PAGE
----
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Comparative miRNA Expression Profiles in Individuals with Latent and Active Tuberculosis

Public Library of Science
Publication Date
DOI: 10.1371/journal.pone.0025832
  • Research Article
  • Biology
  • Genomics
  • Comparative Genomics
  • Genome Expression Analysis
  • Microbiology
  • Host-Pathogen Interaction
  • Molecular Cell Biology
  • Gene Expression
  • Rna Interference
  • Medicine
  • Infectious Diseases
  • Bacterial Diseases
  • Mycobacterium
  • Tuberculosis
  • Biology
  • Medicine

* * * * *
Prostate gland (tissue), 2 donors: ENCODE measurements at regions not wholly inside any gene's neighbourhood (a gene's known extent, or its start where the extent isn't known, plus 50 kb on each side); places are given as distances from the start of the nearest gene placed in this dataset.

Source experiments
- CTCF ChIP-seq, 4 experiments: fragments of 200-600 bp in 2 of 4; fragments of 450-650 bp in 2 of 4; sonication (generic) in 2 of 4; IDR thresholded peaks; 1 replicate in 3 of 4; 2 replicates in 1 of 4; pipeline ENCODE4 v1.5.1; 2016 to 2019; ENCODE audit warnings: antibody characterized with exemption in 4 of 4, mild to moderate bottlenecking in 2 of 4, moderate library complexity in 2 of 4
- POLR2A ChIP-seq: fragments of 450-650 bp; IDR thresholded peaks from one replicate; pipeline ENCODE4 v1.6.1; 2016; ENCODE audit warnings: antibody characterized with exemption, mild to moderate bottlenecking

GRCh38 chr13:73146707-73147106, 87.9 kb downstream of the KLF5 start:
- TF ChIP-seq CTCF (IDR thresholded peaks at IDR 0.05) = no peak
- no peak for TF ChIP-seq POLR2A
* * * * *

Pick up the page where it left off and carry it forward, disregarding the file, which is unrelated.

The mechanism of latent tuberculosis (TB) infection remains elusive. Several host factors that are involved in this complex process were previously identified. Micro RNAs (miRNAs) are endogenous ∼22 nt RNAs that play important regulatory roles in a wide range of biological processes. Several studies demonstrated the clinical usefulness of miRNAs as diagnostic or prognostic biomarkers in various malignancies and in a few nonmalignant diseases. To study the role of miRNAs in the transition from latent to active TB and to discover candidate biomarkers of this transition, we used human miRNA microarrays to probe the transcriptome of peripheral blood mononuclear cells (PBMCs) in patients with active TB, latent TB infection (LTBI), and healthy controls. Using the software package BRB Array Tools for data analyses, 17 miRNAs were differentially expressed between the three groups (P<0.01). Hierarchical clustering of the 17 miRNAs expression profiles showed that individuals with active TB clustered independently of individuals with LTBI or from healthy controls. Using the predicted target genes and previously published genome-wide transcriptional profiles, we constructed the regulatory networks of miRNAs that were differentially expressed between active TB and LTBI. The regulatory network revealed that several miRNAs, with previously established functions in hematopoietic cell differentiation and their target genes may be involved in the transition from latent to active TB. These results increase the understanding of the molecular basis of LTBI and confirm that some miRNAs may control gene expression of pathways that are important for the pathogenesis of this infectious disease.

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